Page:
Sunday, July 27, 2014

Autism Answer: A Movie with Uncle Milton

"My husband has never ever in all of his sixty two years been outside of Texas. He's also never spent more than one night away from home. 
Tomorrow we are taking a drive to California, staying there for five days, and then driving home. He's nervous, then excited, then nervous again. But he's going to do it.
It's never too late to try new things, or to believe in a person's ability to handle--and hopefully enjoy!--them.
My hubby is going to feel so fabulous about himself when we get home!!!

Hugs, smiles, and love!!"
That was the post on my Facebook Page, about a week ago. 

My husband and my nieces, hanging out and watching a movie,
in California!

When we first got to California one of my four year old nieces couldn't stop looking at my husband. She'd only met him once before as an infant and his very dark skin, different look, and unfamiliar ways were interesting to her. Though she was playing happily with me her eyes were consistently looking toward her Uncle Milton. 

Finally, she just said it. "I can't stop looking!"

We all had a laugh and chatted a bit about how different he is from the rest of us. Then, we played some more--and she was much less distracted. Sometimes, you just have to talk about it. Comfortably and with no judgement.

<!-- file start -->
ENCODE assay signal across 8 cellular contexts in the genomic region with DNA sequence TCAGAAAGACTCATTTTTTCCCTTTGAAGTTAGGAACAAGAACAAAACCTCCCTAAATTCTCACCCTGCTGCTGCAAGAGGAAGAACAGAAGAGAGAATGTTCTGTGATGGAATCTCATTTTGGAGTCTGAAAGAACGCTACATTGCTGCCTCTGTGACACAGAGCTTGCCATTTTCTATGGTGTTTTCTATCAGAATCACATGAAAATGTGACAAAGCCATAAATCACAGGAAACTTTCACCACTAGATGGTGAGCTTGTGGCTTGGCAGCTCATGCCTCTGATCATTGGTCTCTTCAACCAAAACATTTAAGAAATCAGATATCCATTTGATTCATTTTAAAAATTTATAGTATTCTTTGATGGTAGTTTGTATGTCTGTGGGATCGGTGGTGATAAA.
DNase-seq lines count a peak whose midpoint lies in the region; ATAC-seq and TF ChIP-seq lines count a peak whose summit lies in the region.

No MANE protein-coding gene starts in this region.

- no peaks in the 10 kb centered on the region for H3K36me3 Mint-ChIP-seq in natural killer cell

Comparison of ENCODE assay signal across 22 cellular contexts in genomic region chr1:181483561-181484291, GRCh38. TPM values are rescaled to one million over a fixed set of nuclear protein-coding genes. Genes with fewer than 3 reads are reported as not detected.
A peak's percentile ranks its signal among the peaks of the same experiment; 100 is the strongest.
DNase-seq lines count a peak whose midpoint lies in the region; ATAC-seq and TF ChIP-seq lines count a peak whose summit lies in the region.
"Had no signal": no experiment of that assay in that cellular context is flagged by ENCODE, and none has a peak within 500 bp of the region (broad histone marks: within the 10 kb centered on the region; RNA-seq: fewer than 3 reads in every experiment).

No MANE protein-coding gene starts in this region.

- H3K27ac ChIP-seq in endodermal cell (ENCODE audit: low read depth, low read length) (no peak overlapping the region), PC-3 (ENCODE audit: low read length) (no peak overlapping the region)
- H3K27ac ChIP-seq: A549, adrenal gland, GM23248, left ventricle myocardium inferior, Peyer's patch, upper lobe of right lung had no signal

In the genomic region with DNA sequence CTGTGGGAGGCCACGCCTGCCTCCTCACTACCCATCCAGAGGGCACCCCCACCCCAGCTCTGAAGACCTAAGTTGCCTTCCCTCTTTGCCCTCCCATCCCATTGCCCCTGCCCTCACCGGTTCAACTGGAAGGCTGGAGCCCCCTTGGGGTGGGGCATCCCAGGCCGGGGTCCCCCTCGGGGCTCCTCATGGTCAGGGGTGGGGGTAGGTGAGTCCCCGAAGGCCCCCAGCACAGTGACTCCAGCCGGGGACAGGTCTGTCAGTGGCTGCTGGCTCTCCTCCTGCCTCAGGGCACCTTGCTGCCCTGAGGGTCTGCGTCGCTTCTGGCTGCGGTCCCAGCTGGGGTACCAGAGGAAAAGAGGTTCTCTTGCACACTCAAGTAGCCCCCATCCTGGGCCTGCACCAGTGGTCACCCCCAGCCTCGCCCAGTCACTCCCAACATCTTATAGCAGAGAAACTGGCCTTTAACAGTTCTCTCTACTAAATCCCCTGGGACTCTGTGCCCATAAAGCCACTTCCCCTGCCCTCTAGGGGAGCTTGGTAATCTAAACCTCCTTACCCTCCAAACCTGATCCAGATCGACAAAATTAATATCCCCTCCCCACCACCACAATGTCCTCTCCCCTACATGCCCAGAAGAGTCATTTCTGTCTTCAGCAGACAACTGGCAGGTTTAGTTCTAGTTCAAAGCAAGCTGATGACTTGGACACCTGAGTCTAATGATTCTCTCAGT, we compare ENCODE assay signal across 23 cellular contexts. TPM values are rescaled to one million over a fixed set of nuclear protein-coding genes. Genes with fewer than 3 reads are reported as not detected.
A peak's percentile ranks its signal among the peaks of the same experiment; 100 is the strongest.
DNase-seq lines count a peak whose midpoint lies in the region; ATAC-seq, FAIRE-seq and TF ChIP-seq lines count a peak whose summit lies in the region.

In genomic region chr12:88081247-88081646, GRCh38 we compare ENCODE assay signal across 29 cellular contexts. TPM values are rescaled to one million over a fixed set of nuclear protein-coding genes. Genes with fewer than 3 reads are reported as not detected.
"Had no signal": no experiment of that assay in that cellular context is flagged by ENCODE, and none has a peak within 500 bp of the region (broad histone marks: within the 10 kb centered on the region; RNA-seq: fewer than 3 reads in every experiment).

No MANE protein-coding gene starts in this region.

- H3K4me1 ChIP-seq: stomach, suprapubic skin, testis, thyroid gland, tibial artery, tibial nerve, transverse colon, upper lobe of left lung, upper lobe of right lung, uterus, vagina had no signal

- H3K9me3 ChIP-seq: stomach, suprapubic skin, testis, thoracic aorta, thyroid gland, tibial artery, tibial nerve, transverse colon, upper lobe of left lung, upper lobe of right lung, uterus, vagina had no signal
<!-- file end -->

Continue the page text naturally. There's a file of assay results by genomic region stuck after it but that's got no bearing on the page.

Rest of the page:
My other four year old niece didn't seem to find her Uncle Milton overly interesting, though she too saw his differences. She played with me distraction free. She then tolerated the conversation we were having with her sister while waiting patiently to show off her impressive throwing and catching skills some more.

It's okay that some of us stand out as odd or different in certain situations. It's okay to want to talk about it. And it's a wonderful way to take advantage of honest curiosity while cultivating a joy and interest in difference, rather than fear or judgements.

It's also okay if we don't find it distracting or overly interesting. Don't stop everything to explain a difference or strangeness if it isn't needing attention. We can accidentally turn a comfortable visit into a confusing one that way! While also running the risk of teaching our children to focus on difference as an issue needing to be explained.

Acceptance doesn't mean not seeing difference, it means knowing that everyone is equally valuable while seeing it! 

By the end of our visit, once my hubby and my nieces had gotten to know each other and explored common interests, they enjoyed sitting around watching The Avengers while chatting about The Hulk and his green skin!

Without question, my husband had a fantastic first trip outside of Texas and enjoyed a few much deserved days surrounded by adorableness and fun!!!!

Hugs, smiles, and love!!

Autism Answers with Tsara Shelton (Facebook)

My hubby and I with three of our four boys.
Random Complaint: I was so busy having fun I forgot
to take a picture of everyone.
Guess we'll have to go back!!

Thursday, July 17, 2014

Autism Answer: Discover Your Personal Parenting Style

There were so many things I didn't know as a young mom. 

There were struggles and hurts that I lived with, most often because I felt confused and lost while searching for the "right" way to be a mom, the way that would "look" smart and loving and strong and compassionate.  

Recently, I was asked what kind of advice I would give to a new mother.